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FaceApp and privacy concerns

19 July 2019

Whether it’s for convenience or for fun, mobile apps that use artificial intelligence (or ‘AI’) are one of the latest trends in technology these days. Several apps now make it possible for you to send short messages by voice recognition instead of typing, while other apps even allow you to use virtual reality to superimpose fictional characters in real life settings.

FaceApp is one of the latest AI trends spreading virally. The popular app allows you to make realistic images of yourself and choose your age, gender and mood to transform your face with the click of a button and see what you’ll look like in your old age. It’s been taken up across a range of social platforms, with even celebrities getting on board!  

It might seem like harmless fun, but like any app, you might be giving the developer permissions to use your personal information even after you’ve stopped using the app. For FaceApp you grant the developer access to use your photos, your name, your username and your likeness for any purpose including advertising. You’re also giving permission for the app to access your data in any worldwide location where they have a facility. Policies around how your data is stored, transmitted and who it can be accessed by, will differ from country to country. This means your personal information may be at greater risk of hacking or being stolen for identity theft in some countries more than others. 

How can I protect myself?

Where you download apps from and how you use them plays a critical role in keeping your mobile phone secure.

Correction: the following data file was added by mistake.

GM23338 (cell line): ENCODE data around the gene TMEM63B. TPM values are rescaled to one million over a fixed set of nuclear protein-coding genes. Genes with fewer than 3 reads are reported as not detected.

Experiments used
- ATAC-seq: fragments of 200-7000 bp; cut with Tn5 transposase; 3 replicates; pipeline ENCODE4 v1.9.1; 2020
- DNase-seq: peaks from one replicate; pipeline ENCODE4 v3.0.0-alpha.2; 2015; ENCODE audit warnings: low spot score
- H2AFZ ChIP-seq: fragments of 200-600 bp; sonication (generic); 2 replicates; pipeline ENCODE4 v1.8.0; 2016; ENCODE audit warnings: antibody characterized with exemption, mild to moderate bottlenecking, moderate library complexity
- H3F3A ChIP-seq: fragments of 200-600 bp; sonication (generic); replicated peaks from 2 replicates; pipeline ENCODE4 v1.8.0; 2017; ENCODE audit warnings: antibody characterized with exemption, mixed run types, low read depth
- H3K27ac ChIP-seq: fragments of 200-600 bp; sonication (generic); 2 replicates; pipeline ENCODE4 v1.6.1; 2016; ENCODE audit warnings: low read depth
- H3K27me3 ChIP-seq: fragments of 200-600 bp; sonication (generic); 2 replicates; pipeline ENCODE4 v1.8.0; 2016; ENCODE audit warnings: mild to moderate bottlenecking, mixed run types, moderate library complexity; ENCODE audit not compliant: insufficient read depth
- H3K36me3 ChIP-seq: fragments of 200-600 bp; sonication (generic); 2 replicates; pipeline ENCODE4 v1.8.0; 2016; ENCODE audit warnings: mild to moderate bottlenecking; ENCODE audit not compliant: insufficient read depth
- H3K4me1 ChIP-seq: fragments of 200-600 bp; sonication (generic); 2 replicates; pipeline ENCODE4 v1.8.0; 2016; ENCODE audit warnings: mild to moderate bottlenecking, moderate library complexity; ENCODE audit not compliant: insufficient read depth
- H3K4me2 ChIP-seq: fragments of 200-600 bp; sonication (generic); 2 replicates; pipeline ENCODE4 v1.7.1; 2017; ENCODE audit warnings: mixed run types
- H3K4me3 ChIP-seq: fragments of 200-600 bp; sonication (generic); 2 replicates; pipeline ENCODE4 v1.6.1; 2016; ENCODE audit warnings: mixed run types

• Only use legitimate stores like Apple’s App Store or Google Play for Android to download apps. 
  • Review and manage permissions for each app you download. On an iOS device go to 'Settings > Privacy'. On an Android device go to 'Application Manager' and follow the prompts.
  • If the permissions required by the app seem excessive compared with the activities you’ll be using the app for, consider whether you want to continue using the app.
  • Read the fine print about how an app will protect your personal data—some apps collect information such as your location, contacts and other sensitive details like credentials. At the end of the day, if you are not comfortable with how your data is protected, don’t use the app!
  • Uninstall apps when you no longer need them.

More information

Read more about online apps and protecting your mobiles and tablets. If you think you’ve been a victim of identity theft or your identity has been compromised, you can contact IDCARE, Australia and New Zealand’s national identity support service, by heading to their website: https://www.idcare.org/